Using a Say/Mean Chart to Decode Cartoons

Using editorial cartoons can be a great way to provoke student thinking. These cartoons can be seen as a type of puzzle that needs to be solved. The keys to decoding editorial cartoons are:

a) background knowledge

b) inferencing

In Chapter 5 of Deeper Reading: Comprehending Challenging Texts, 4-12, Kelly Gallagher presents a simple thinking tool to help students navigate their way through a cartoon before trying to determine its ultimate meaning.

say-mean-chart

The ‘Say/Mean Chart,’ as Gallagher calls it, is a simple t-chart. On the left is the question “What does it say?” and on the right is the question “What does it mean?” Gallagher’s example above is from a text source. When using this structure with cartoons, you might alter the left side to “What do you see?”

When students examine the cartoon they complete the left column by looking only at the ‘surface level’ aspects of the cartoon. That is, they don’t try to figure out what the different symbols represent; rather, they make a list of items that they recognize in the cartoon.

Consider the image below. This was drawn by Benjamin Franklin and is widely considered to be the first political cartoon in American history.

bfsnake

A student might record the following on the left side of his or her t-chart:

What do you see?

-snake chopped into pieces
-caption that says ‘Join, or Die’
-initials beside each piece of snake:
-S.C.
-N.C
-V.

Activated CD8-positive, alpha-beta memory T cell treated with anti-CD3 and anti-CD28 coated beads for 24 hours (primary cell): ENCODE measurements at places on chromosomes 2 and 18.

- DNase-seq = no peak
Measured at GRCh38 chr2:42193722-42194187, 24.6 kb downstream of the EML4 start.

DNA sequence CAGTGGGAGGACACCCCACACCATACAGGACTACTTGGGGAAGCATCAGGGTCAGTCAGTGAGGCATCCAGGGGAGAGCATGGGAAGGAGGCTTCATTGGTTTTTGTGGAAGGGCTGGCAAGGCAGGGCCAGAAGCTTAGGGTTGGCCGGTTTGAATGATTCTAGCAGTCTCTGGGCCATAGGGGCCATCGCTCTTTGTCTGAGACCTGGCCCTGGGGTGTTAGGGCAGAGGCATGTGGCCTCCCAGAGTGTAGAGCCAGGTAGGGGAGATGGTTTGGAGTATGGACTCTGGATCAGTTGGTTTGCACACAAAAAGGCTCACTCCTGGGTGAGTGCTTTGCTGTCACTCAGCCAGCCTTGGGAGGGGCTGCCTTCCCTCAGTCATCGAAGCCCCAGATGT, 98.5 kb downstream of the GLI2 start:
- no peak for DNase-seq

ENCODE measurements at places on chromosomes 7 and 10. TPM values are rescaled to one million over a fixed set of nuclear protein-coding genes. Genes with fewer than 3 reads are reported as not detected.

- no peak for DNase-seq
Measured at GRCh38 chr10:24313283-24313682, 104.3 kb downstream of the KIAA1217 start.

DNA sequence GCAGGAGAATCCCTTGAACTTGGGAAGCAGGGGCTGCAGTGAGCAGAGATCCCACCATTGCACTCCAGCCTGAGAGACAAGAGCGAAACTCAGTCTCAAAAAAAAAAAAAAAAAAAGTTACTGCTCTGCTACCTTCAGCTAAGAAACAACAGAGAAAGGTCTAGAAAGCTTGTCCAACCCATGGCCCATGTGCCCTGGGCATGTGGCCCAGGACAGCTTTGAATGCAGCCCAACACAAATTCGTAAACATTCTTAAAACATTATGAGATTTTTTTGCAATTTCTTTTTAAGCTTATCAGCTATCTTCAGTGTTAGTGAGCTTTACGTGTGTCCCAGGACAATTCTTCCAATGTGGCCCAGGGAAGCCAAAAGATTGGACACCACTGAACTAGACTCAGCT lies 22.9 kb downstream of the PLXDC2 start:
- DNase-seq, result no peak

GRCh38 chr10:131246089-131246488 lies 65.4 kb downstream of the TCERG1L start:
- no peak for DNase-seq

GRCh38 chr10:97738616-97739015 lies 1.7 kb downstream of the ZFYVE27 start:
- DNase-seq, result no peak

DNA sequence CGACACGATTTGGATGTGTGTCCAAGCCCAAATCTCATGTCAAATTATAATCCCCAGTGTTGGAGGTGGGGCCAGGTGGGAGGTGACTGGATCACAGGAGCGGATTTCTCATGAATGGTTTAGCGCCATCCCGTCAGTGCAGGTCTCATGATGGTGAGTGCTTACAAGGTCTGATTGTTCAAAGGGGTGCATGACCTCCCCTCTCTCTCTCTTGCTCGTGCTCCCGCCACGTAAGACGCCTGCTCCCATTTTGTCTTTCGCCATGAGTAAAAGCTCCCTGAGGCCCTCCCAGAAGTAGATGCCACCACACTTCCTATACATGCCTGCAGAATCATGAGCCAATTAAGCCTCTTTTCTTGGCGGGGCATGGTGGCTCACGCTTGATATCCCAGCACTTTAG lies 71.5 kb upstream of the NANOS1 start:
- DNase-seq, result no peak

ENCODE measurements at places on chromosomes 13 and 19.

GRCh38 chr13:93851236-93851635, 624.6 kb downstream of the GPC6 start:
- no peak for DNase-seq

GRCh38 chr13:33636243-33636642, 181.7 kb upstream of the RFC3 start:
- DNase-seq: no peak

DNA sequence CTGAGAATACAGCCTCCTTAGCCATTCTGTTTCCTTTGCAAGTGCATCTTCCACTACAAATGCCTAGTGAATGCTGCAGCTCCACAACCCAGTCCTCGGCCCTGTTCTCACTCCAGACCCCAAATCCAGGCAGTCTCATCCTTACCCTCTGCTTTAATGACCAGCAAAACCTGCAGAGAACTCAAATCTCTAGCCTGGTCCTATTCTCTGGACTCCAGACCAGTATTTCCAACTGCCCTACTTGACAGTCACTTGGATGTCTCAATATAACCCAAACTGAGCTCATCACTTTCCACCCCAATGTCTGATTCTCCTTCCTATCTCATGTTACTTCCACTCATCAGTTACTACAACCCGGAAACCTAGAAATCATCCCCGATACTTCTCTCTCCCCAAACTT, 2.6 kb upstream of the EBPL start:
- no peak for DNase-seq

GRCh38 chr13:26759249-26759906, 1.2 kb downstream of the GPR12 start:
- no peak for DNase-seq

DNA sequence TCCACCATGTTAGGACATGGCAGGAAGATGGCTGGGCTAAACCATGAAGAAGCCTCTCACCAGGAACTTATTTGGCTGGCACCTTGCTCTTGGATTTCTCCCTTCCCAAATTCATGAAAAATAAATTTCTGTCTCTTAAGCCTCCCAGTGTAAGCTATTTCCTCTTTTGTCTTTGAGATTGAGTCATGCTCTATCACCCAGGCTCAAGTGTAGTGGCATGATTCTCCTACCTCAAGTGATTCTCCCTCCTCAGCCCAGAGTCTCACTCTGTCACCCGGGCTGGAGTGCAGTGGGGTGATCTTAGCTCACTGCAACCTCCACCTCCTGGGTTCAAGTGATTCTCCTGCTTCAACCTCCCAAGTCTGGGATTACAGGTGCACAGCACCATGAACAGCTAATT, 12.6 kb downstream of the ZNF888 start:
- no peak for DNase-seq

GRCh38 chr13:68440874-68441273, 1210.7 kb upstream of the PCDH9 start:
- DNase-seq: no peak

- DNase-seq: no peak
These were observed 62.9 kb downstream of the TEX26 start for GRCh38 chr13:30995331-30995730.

-M.
-R.
-N.J.
-N.Y.
-N.E.

Students might struggle with this cartoon if they don’t have enough background knowledge. American History teachers would likely be in the midst of their first unit of study when presenting this image, so students would likely have heard at least a bit about Ben Franklin as well as the struggles that many of the colonies faced in years before the American Revolution.

So now students must switch columns and make some inferences. In the right-hand column, a student might make a note beside N.Y. and say:

“I think N.Y. stands for New York, which was a colony back then. This makes me think that each set of initials is a different colony.”
“I think the snake represents America and it’s dead because it’s been broken into pieces.”
“The caption means that America is doomed if the colonies don’t start working together.”

The teacher might have students record questions that they have based on their charts. For example:

-Why did Franklin draw this cartoon?
-What dangers did the colonies face if they didn’t work together?
-Why didn’t the colonies want to join with each other?
-Were there any other colonies?

With practice, students can become quite adept at decoding cartoons. I have had students go and seek out cartoons for the class to decode. This gets them thinking outside of class about our subject areas and/or current events. There are tons of sites that have great collections of editorial cartoons. Here are a few that I have used:

Cartoons from Library and Archives Canada
Library of Congress
British Cartoon Archive
Cagle Cartoons (great for current events and Civics)
Collection of WWII cartoons by Dr. Seuss
Harpweek Political Cartoons (American History)

Charles Hou published 3 great collections of Canadian political cartoons that you can find by clicking here. The Begbie Contest disc from the same page contains many useful images that can be inserted into your classroom materials as well.

The Say (See)/Mean chart is a really simple tool to use when students are decoding images as well as text. For a more thorough cartoon analysis page, have a look at the attachment that was produced by the Library of Congress. cartoon_analysis_worksheet

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